Re: strawman (Was Re: build systems)

On Mon, 2007-11-12 at 23:50 +0100, Mikkel Kamstrup Erlandsen wrote:
> On 12/11/2007, Mikkel Kamstrup Erlandsen <mikkel kamstrup gmail com>
> wrote:
>         On 12/11/2007, Ali Sabil <ali sabil gmail com> wrote: 
>                 >
>                 > However, the most important point for this
>                 discussion is that this
>                 > approach makes it hard to provide a high-level UI
>                 a'la Eclipse or Visual
>                 > Studio which is what many many people are used to.
>                 One way to do this is 
>                 > to use a declarative programming language (e.g. XML)
>                 to express the
>                 > build process.
>                 >
>                 I agree with you concerning this, and if you took time
>                 to check, WAF
>                 already have an xml representation using wscript_xml
>                 files iirc. 
>                 The problem with declarative approaches is that you
>                 cannot easily
>                 integrate configure checks, WAF solves this by
>                 allowing python
>                 snippets to be included for the configure check.
>         Eh, why not? 
>         <check package="glib-2.0" minimalVersion="2.12"/> 
>         Other more advanced constructs (such as checking for a
>         specific Python package or other) can be implemented with a
>         plugin system like Ant have, or other means. 
>                 I think we should really investigate WAF, and how to
>                 make use of the 
>                 XML representation to integrate with let's say
>                 Eclipse ?
>         Yes, the Waf XML representation should definitely be examined.
> I took a closer look at the WAF XML serialization. It is indeed very
> waf-specific, relies on inlined Python code, not really XML-ish in
> style. So I would not go down that road. 
> I put up a small example more in the way I would do things for the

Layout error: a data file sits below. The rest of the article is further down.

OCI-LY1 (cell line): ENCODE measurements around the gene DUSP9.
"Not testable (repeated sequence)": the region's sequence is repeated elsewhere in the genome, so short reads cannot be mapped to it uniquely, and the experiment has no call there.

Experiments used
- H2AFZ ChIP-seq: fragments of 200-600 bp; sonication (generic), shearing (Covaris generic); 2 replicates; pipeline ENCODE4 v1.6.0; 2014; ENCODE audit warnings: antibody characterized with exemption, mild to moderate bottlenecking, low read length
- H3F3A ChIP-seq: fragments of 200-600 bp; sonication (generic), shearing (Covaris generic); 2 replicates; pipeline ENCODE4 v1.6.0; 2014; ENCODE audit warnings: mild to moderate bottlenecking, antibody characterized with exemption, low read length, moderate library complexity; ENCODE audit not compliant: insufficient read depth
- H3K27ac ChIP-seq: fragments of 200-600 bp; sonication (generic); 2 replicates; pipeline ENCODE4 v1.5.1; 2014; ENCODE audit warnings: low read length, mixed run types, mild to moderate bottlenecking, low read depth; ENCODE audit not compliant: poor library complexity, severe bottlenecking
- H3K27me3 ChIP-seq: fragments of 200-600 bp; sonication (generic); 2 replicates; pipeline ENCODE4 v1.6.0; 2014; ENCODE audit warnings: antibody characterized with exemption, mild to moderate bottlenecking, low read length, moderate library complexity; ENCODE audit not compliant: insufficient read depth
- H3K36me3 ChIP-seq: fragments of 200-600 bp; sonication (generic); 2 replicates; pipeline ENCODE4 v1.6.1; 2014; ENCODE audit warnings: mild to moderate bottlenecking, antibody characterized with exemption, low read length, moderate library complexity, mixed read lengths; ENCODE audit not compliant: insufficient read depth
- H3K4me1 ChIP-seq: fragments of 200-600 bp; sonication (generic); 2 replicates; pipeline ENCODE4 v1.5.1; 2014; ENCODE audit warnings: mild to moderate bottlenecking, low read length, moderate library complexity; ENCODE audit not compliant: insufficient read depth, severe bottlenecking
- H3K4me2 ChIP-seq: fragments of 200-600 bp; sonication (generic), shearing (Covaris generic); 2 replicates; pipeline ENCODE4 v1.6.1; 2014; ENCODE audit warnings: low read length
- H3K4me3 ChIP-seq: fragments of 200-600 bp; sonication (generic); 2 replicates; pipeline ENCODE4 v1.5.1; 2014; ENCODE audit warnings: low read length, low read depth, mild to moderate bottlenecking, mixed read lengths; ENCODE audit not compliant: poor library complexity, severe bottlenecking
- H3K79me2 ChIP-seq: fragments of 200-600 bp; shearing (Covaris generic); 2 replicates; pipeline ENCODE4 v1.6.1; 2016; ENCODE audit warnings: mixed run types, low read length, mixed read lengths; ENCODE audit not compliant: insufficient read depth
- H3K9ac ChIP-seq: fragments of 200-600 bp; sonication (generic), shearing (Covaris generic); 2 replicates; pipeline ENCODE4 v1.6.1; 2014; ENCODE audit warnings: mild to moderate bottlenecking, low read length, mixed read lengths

> imaginary libbaboom:
> Here are the ideas outlined:
>  * Be explicit - never have existence of special values or files be
> implied by some odd check or construct. If you create files you
> specify the names and dirs they go in, and if you run a check the
> value of the check is stored in a named variable. 
>  * Note in the checkDepends target that we have pre-defined tool
> names. Some are generic, fx. "cc" which means "a c compiler", others
> are specific such as gtk-doc.
>  * It is build system implementation agnostic (can be implemented on
> top of auto*, waf, or what ever) 
>  * Using the "tool" metaphor we can basically compile anything from
> assembler  to Java classes.
>  * You can understand the build recipe without documentation
>  * Provide helper elements for 95% of the common build actions to
> avoid "scripting", ie; selecting files matching a given pattern,
> checking for various stuff, basic file operations, search/replace
> etc. 
> Yes, this is very close to "generic Ant". Ant is a widely adopted and
> thoroughly tested standard. We should not disregard the enormous
> testing that framework has seen.
> Other pros for something close to Ant are: 
>  - Easier for IDEs already supporting Ant to adopt
>  - Easier for developers already knowing Ant to adopt

its a nice idea

I guess whats needed is some kind of converter to convert to and from
xml and autofoo with appropriate macros and/or xslt

I guess the only snag is finding a volunteer to do it - which most
likely means you!!! :)


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